Sunday, March 17, 2019

Homily, 2nd Sunday of Lent, Cycle C - Be quiet and listen to Him


Prayer is one of the disciplines we practice during Lent to help bring about a transformation to make us more Christ like. Being quiet of the is one thoughts that Fr. Steve gave us for this season to focus on God in prayer. 
       This week our Scripture readings gives us some examples of mystical encounters with God.    It’s something that we don’t really think about in our busy and noisy world.   We have too many distractions to realize the encounters we may have where heaven meets earth.   In addition to the noise, our Western culture is skeptical that these can really happen at all. But if we spend some quiet time in prayer, we can become aware of God entering our world and the power of transforming it into the Kingdom of Heaven.
            Does God enter our world, like we hear about in today’s Scriptures? A few years ago I had a unique experience with a homeless person that may have been one of these.   I was walking back from my lunch downtown and running late for a meeting.   I usually encountered homeless people on the way and would keep same change in my pocket to help them out.  I would try engage in conversation when offering them money in order to show them some dignity.   But on this one particular day I didn’t have time.  I left late for lunch and had to hurry back for a meeting. I was across the street from my office just in time for the meeting, when a man riding a bike came straight over to me and said, “I’m hungry, and haven’t eaten for 3 days, can you spare a few dollars to help me out?”  My thought was no way, I’m late for a meeting and have no change today, but something nagged at me to help.   There was a convenience store on the corner, so I offered to buy him some lunch.  He didn’t want much, just a hot dog and soft drink and, was very grateful.  In leaving I offered short quick prayer for things to get better, as I really had to go.  He responded looking me straight in the eyes, offering a prayer for my wife, two daughters, and son, along with a blessing. This really caught me off guard as I never mentioned anything about my family to him.  In thinking about it later in the day I wondered, was this homeless man a mystical encounter with Christ?
            In the Scripture today, we have two experiences of God directly entering our world.   In the first reading God establishes a covenant with Abram due to his faith.  God tells him his descendants would be more numerous than the stars and also gave him land to live in.  This covenant is made by God in the darkness on the mountain through the mysterious action of the smoking fire pot and flaming torch passing through Abram’s offering.  God chose to enter into world through the faith of Abram.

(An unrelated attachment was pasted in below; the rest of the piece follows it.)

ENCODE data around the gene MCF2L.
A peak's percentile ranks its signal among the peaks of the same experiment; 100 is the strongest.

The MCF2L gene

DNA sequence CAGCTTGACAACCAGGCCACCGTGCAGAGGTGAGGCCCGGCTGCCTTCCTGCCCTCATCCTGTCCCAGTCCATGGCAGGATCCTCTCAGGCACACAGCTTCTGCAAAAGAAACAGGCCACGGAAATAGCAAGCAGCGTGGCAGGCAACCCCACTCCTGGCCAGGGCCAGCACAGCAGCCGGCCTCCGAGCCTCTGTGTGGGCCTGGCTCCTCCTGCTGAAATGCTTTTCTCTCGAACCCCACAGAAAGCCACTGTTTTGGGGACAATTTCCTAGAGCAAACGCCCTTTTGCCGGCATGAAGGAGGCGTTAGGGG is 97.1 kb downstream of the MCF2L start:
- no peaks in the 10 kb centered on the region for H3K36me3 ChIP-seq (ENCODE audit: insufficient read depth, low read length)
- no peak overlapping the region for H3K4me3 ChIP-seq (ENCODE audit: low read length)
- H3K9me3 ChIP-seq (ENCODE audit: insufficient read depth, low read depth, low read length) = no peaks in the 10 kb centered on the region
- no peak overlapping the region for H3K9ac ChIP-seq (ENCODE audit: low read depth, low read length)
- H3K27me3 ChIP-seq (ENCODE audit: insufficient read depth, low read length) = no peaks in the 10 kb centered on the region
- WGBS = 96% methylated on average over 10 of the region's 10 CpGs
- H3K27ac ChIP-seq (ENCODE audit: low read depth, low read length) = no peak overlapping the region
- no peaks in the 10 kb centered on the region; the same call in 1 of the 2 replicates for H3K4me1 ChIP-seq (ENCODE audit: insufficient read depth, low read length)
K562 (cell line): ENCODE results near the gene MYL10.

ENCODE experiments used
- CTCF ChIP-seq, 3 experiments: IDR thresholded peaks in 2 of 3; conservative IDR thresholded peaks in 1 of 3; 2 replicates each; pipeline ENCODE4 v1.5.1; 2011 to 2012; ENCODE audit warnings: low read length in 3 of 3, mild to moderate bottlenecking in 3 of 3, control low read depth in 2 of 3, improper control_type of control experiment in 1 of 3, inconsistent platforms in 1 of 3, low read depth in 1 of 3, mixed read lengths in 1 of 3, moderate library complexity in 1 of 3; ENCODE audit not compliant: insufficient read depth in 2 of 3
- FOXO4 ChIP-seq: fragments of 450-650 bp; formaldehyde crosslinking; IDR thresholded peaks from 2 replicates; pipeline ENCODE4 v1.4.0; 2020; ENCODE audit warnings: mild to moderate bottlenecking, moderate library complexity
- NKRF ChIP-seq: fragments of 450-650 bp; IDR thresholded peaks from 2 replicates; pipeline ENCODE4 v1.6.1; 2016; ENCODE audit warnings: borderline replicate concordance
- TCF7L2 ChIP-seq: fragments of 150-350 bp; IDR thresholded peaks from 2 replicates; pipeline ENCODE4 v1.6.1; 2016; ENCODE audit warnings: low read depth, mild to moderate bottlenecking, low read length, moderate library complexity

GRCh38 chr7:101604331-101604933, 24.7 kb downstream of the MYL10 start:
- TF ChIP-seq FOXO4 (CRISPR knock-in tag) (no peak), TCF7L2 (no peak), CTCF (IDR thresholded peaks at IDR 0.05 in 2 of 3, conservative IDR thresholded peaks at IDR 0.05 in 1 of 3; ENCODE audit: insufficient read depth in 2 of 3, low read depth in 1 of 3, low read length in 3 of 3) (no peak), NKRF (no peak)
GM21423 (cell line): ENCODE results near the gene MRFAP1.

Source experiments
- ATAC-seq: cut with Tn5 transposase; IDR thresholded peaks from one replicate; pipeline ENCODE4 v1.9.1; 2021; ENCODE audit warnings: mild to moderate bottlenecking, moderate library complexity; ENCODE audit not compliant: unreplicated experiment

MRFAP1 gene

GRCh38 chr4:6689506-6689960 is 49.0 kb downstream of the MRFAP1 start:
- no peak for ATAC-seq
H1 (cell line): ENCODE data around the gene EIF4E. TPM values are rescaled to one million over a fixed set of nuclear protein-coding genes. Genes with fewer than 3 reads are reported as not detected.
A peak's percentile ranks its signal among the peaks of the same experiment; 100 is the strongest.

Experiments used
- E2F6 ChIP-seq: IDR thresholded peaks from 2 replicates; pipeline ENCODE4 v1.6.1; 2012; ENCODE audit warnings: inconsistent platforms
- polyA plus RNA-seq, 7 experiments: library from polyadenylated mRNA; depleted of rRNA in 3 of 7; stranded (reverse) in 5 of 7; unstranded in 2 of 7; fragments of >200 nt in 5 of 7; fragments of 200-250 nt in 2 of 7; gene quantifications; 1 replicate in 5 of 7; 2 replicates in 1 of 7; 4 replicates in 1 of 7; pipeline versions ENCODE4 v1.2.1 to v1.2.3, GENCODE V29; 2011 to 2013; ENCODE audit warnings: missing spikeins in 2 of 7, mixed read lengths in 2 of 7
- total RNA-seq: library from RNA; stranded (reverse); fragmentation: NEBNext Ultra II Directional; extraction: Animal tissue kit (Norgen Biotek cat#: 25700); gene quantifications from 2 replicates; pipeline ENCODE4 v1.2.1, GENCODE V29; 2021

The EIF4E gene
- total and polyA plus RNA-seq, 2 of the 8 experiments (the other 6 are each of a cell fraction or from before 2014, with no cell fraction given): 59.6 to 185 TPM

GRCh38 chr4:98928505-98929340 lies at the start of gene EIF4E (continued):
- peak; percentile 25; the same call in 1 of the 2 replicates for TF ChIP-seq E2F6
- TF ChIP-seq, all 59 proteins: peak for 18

In the Gospel, Peter, James, and John went up with Jesus to the mountain to pray.   Going up on the mountain is a sign of being close to God. Here Jesus’ face changes
appearance and his clothing became dazzlingly white.   He speaks with Moses and Elijah about his passion, death, and resurrection in Jerusalem.     Moses and Elijah represent the Law and the Prophets that foretold of the new covenant Jesus would establish: everlasting life through faith in him as the Son of God. Up to this encounter, Peter and the disciples had witnessed Jesus’ healings and miracles, but they were not exactly sure who he was. On the mountain, Jesus appears in his glorified body. The cloud that appears is the presence of the Holy Spirit. The voice of the Father proclaims who Jesus is, “This is my chosen Son; listen to him.”
The Transfiguration, the revelation of Jesus in his glorified body, is accounted for in the Gospels of Luke, Matthew, and Mark.   God chooses to enter the world at various times.  This Trinitarian encounter for the disciples was for them to believe who Jesus is, the Son of God.  It’s also provided for us to believe today as well. God the Father reveals who Jesus is, and also gives us direction of what to do: Listen to him.   
How can we listen to Jesus?  Through the quiet of prayer.   Spending time with Scripture is an excellent way of encountering Jesus in prayer in this busy world.  It’s one of the primary ways God speaks to us.  Scripture tells us the story of the God’s covenants he’s established with his people throughout time, with the final everlasting covenant established in Jesus’ passion, death, and resurrection.  The glorified body of Jesus revealed in the Transfiguration is what we hope for in our own bodies if we believe in him.    St. Paul tells us that “he will change our lowly body to conform with his body.”   We may have many struggles with our earthly bodies that fail due to age and disease, but we have the hope of being restored to a glorified body in heaven through our faith in Jesus.